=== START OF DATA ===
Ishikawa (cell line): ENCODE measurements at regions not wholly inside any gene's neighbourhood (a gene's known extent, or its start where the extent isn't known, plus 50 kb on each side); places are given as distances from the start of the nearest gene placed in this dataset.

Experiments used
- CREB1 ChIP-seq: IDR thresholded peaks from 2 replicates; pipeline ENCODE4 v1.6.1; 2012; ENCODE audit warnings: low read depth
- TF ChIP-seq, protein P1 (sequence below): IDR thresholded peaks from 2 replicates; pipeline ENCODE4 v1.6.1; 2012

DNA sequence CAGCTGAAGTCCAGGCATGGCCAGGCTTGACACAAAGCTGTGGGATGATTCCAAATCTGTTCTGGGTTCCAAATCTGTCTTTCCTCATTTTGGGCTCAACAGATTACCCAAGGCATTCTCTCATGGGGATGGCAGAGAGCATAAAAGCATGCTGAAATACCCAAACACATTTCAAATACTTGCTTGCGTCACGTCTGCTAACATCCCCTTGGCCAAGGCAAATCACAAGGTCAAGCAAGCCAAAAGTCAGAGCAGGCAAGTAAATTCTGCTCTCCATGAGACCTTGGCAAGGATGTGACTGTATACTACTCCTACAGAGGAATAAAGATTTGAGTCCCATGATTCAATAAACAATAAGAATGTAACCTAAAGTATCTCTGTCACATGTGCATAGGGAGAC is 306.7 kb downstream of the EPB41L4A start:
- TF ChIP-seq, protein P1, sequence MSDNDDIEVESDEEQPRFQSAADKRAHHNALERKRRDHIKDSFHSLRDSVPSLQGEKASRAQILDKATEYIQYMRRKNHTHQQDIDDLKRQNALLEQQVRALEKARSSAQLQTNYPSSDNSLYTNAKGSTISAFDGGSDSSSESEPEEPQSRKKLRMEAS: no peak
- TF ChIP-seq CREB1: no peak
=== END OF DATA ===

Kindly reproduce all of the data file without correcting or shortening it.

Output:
Ishikawa (cell line): ENCODE measurements at regions not wholly inside any gene's neighbourhood (a gene's known extent, or its start where the extent isn't known, plus 50 kb on each side); places are given as distances from the start of the nearest gene placed in this dataset.

Experiments used
- CREB1 ChIP-seq: IDR thresholded peaks from 2 replicates; pipeline ENCODE4 v1.6.1; 2012; ENCODE audit warnings: low read depth
- TF ChIP-seq, protein P1 (sequence below): IDR thresholded peaks from 2 replicates; pipeline ENCODE4 v1.6.1; 2012

DNA sequence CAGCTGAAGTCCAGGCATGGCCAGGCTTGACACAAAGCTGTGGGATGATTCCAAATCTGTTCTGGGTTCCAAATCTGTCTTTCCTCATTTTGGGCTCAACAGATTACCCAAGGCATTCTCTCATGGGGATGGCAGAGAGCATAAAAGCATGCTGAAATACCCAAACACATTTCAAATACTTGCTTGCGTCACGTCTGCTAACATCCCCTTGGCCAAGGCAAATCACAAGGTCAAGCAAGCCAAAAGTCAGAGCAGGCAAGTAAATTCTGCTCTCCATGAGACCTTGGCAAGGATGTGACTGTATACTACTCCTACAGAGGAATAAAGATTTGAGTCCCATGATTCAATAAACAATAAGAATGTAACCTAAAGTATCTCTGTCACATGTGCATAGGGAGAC is 306.7 kb downstream of the EPB41L4A start:
- TF ChIP-seq, protein P1, sequence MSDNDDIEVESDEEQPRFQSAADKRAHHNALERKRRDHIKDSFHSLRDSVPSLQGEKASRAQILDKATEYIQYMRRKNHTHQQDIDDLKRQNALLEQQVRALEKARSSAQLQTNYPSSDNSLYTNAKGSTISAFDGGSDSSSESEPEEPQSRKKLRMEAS: no peak
- TF ChIP-seq CREB1: no peak